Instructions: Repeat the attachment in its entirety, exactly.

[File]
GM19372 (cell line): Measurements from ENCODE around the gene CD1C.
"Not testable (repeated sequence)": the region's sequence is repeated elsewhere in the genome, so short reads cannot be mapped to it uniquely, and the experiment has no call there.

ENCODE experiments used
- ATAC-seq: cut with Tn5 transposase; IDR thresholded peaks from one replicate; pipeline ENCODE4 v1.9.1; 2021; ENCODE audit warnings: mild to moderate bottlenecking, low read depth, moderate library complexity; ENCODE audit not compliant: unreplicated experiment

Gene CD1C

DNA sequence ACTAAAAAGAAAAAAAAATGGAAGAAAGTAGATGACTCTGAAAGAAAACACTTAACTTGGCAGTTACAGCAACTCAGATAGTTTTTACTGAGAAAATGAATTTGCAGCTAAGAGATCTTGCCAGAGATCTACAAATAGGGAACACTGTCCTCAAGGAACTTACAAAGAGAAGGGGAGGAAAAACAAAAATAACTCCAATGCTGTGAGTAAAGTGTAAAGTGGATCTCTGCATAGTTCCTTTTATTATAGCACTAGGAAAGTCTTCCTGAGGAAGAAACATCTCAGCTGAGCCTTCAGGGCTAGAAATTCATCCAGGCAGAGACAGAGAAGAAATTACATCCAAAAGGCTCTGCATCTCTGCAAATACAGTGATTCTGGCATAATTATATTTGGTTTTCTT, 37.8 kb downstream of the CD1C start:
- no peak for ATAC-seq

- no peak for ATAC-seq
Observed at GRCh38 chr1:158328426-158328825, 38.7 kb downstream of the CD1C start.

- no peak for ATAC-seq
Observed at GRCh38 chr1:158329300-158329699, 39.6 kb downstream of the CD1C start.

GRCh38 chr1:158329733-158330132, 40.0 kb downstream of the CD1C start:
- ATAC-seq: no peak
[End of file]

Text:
GM19372 (cell line): Measurements from ENCODE around the gene CD1C.
"Not testable (repeated sequence)": the region's sequence is repeated elsewhere in the genome, so short reads cannot be mapped to it uniquely, and the experiment has no call there.

ENCODE experiments used
- ATAC-seq: cut with Tn5 transposase; IDR thresholded peaks from one replicate; pipeline ENCODE4 v1.9.1; 2021; ENCODE audit warnings: mild to moderate bottlenecking, low read depth, moderate library complexity; ENCODE audit not compliant: unreplicated experiment

Gene CD1C

DNA sequence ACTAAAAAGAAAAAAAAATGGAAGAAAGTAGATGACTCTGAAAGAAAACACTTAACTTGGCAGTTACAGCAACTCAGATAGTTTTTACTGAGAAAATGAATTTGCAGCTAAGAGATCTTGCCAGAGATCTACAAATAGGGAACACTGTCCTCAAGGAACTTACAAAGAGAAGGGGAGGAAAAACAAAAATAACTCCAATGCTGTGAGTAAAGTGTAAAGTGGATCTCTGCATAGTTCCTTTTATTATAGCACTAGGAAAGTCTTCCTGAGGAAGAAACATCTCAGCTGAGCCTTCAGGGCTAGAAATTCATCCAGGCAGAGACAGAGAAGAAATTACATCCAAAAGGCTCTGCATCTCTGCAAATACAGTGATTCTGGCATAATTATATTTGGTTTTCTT, 37.8 kb downstream of the CD1C start:
- no peak for ATAC-seq

- no peak for ATAC-seq
Observed at GRCh38 chr1:158328426-158328825, 38.7 kb downstream of the CD1C start.

- no peak for ATAC-seq
Observed at GRCh38 chr1:158329300-158329699, 39.6 kb downstream of the CD1C start.

GRCh38 chr1:158329733-158330132, 40.0 kb downstream of the CD1C start:
- ATAC-seq: no peak